Can the mere thought of camp sustain you? Allow me to tell a story from my family history, and let you answer that question.
Back in about 1934, a little boy from Galveston was sent to the Texas Hill Country to his first summer camp experience. Did he love it! (that’s not a question, folks)!
Decades later, he could name all of his counselors, his cabinmates, sing the songs, tell the tales of every experience. He was hooked, and it was his intention to return every summer thereafter.
He almost did.
World War II
Who knew that World War II would stand in his way? This boy’s wise father deduced that world events would eventually lead to the involvement of the United States in the war, and in an effort to give his son the best chance of survival, pushed him to finish high school early and attend a military boarding school—thus putting him in the position to become a military officer.
He was still a teenager when he became an Army Captain. He spent years on the brutal battlefields of Europe—Normandy, the Battle of the Bulge, and three other major battles.
And throughout those days, the young man kept a notebook, recording his ideas for what he would do when he someday owned a summer camp. “Sgt. So-and-so will run my mess hall. Lt. This-and-such will be the head counselor.” And so he dreamed.
Camp At Last
It was a long time in the life of a young man before the dream of owning a camp came to pass. He was just beyond his 40th birthday. But in the meantime, he was program director of a camp all through college, worked year-round at a well established camp and another brand new one. And he did other things, but the dream stayed alive.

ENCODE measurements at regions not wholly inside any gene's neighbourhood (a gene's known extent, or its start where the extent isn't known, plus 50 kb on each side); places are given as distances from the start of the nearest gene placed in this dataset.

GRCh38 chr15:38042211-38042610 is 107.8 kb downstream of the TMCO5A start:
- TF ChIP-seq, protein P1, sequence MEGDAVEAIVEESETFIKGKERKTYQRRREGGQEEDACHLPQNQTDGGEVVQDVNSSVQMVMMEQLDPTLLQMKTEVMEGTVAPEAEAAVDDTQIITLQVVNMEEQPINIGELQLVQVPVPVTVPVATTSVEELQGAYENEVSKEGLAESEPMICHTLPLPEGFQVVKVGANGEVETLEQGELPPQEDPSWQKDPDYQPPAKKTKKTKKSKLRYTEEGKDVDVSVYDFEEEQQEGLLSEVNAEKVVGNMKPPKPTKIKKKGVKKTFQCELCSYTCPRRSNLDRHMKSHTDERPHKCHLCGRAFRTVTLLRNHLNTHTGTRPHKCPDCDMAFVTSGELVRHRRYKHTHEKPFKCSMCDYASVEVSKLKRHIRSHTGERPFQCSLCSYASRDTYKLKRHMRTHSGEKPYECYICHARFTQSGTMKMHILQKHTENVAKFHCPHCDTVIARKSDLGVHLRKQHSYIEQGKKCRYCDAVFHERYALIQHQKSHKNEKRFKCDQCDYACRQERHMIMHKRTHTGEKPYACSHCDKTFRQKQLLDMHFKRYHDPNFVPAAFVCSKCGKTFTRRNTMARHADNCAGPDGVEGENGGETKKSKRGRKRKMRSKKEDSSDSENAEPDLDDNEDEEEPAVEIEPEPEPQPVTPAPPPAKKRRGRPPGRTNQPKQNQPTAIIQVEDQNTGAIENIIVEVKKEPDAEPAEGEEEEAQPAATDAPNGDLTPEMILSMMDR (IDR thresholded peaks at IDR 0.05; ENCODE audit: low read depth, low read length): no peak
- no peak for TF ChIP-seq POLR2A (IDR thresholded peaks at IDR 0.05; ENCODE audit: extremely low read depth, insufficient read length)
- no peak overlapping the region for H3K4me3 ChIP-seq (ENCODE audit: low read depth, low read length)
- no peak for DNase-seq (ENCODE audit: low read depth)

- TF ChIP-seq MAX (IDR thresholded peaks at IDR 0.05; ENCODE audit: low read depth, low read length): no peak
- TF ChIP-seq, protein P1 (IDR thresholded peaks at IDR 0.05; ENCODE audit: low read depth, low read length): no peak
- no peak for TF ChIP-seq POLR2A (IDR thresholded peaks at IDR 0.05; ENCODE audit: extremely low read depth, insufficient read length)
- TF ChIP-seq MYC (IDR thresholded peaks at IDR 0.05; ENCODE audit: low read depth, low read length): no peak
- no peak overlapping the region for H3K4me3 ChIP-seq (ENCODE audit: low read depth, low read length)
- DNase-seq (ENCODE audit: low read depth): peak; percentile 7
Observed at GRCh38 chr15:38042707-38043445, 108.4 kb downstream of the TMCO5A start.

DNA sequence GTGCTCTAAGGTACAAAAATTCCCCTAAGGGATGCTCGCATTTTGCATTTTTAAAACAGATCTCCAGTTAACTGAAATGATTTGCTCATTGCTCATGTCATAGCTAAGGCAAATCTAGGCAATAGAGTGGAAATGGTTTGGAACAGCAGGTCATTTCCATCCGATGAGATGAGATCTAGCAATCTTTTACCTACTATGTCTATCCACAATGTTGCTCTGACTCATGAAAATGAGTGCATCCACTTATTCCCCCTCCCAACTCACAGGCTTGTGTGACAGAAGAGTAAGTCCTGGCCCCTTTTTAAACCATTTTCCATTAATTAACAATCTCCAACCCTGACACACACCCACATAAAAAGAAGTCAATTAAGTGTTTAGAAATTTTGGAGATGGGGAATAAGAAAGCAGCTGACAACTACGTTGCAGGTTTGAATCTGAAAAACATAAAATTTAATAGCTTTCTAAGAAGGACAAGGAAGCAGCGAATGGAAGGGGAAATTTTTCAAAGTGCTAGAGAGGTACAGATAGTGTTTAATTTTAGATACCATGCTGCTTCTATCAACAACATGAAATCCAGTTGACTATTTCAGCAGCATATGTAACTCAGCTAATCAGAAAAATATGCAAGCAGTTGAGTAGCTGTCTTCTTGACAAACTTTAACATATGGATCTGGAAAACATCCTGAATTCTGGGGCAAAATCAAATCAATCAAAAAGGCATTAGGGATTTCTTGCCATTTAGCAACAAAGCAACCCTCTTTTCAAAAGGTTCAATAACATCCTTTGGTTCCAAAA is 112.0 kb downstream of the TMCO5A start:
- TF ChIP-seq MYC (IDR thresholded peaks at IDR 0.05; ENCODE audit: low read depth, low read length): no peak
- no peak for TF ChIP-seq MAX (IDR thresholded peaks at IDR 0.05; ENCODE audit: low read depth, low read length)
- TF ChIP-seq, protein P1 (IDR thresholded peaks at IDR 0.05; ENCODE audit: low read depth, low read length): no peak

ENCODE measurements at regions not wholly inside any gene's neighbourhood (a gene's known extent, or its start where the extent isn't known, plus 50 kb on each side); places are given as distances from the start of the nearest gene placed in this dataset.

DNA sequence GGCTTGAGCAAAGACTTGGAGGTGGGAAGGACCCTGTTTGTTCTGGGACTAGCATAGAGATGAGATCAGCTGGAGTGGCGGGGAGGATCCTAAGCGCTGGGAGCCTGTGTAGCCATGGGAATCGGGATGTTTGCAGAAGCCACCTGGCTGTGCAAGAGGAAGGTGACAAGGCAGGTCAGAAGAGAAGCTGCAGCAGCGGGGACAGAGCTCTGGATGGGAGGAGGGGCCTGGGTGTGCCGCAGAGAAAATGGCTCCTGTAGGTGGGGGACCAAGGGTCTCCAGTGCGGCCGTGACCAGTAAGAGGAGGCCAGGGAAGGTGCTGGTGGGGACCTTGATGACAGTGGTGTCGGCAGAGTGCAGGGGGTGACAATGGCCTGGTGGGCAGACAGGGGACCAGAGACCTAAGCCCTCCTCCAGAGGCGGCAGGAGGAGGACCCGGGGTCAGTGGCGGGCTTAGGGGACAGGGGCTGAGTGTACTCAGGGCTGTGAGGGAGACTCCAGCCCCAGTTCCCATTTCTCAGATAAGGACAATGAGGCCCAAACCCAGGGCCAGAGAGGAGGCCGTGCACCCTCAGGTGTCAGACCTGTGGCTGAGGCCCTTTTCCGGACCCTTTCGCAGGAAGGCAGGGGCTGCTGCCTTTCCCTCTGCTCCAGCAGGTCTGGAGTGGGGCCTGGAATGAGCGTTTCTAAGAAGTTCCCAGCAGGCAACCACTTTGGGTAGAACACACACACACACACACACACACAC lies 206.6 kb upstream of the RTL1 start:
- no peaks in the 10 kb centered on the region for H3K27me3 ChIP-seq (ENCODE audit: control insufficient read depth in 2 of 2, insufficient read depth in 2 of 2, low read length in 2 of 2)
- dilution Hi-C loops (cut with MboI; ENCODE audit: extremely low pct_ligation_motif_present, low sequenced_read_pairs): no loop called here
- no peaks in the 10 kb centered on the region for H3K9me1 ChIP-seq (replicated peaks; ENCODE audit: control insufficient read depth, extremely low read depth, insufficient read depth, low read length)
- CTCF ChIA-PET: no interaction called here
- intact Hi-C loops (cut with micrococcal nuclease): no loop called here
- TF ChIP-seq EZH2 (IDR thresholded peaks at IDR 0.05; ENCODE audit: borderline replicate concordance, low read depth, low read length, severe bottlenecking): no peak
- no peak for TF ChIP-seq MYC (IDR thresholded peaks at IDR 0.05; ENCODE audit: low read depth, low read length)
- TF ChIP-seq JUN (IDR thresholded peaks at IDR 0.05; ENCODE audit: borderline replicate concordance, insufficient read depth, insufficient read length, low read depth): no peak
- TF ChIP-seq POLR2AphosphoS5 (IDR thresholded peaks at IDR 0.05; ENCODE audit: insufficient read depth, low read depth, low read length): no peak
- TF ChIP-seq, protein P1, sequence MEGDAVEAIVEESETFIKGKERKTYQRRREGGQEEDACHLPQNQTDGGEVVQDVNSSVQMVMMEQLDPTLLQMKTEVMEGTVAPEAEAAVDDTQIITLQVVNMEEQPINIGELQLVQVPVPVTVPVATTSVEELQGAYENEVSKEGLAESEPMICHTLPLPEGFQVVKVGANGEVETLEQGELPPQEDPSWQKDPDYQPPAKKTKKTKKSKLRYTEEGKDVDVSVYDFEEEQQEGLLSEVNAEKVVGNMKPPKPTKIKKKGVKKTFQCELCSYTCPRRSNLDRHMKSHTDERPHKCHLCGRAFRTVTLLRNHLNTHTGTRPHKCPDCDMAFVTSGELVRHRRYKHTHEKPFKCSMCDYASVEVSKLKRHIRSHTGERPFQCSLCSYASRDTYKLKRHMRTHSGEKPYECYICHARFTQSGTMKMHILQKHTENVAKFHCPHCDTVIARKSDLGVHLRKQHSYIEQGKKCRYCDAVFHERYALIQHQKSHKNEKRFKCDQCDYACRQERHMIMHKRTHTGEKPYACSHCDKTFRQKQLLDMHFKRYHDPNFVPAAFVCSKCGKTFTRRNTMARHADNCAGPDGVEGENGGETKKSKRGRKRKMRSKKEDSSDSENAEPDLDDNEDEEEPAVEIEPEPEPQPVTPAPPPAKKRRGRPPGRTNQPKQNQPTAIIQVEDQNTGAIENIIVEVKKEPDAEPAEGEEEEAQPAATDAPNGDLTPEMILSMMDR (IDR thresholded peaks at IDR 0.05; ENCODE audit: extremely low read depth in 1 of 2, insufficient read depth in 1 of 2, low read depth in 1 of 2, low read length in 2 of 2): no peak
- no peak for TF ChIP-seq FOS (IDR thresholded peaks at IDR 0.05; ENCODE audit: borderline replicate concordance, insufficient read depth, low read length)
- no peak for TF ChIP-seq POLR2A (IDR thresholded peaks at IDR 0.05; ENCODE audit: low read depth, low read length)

This man grew old, but never in spirit. For decades, in addition to owning an operating—commanding—his own camp, he would relish an annual week-long trail ride with friends. Two weeks before time, down would come the trunk, and stay right in the center of the room, while he gathered together the things he might need. He was “going to camp” again!
And when his legs would no longer carry him and on his death bed he lay, he saw visions of his next project: a camp in heaven. All of his friends would be there. He knew which songs they would sing, and who would run the mess hall, and who would be his head counselor.
I know these things for a fact, because the little boy who loved camp so much grew up to be my dad.
Can Camp Sustain You?
His dreams of camp sustained him throughout his lifetime, brought him joy and purpose to help and guide him through the hard times. His memories of the experiences camp had provided him the skills of confidence and leadership. At camp he made significant and lasting friendships.
Over a span of eight decades, from boyhood through the war, through college and career, and even upon his deathbed, camp sustained Si Ragsdale.
So could the mere thought of camp sustain you? I think we can safely answer our question with a resounding yes!